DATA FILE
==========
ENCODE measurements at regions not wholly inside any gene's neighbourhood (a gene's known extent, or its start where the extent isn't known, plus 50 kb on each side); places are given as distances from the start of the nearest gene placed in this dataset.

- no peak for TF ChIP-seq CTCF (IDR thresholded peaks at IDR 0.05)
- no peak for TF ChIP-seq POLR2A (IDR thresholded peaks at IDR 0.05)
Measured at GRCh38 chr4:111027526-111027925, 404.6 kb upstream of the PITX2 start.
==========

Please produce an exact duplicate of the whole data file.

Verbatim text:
ENCODE measurements at regions not wholly inside any gene's neighbourhood (a gene's known extent, or its start where the extent isn't known, plus 50 kb on each side); places are given as distances from the start of the nearest gene placed in this dataset.

- no peak for TF ChIP-seq CTCF (IDR thresholded peaks at IDR 0.05)
- no peak for TF ChIP-seq POLR2A (IDR thresholded peaks at IDR 0.05)
Measured at GRCh38 chr4:111027526-111027925, 404.6 kb upstream of the PITX2 start.